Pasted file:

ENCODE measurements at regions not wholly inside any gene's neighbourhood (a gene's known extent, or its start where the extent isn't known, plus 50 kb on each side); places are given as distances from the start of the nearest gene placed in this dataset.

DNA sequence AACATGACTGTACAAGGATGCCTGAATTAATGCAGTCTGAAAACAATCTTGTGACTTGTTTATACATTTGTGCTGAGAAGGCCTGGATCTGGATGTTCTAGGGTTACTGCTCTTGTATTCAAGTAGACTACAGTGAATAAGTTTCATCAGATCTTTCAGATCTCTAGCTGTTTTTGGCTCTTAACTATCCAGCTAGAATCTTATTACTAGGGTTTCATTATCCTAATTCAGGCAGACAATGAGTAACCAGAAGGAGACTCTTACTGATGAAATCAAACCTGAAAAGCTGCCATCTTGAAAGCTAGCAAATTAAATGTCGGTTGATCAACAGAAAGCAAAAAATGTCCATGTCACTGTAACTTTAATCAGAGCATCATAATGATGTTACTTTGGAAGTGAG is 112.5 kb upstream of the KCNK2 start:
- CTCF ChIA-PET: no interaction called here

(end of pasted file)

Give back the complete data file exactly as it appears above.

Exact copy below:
ENCODE measurements at regions not wholly inside any gene's neighbourhood (a gene's known extent, or its start where the extent isn't known, plus 50 kb on each side); places are given as distances from the start of the nearest gene placed in this dataset.

DNA sequence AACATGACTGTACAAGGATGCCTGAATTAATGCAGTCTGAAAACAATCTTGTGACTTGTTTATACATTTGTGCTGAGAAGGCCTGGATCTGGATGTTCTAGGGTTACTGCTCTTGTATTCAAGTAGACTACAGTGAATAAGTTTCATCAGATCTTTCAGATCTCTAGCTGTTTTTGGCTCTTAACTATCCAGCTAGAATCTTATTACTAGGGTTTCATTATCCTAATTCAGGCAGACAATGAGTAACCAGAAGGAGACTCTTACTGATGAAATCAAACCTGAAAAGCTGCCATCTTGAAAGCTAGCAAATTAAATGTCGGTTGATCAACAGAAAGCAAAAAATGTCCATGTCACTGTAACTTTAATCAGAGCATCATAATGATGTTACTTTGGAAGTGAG is 112.5 kb upstream of the KCNK2 start:
- CTCF ChIA-PET: no interaction called here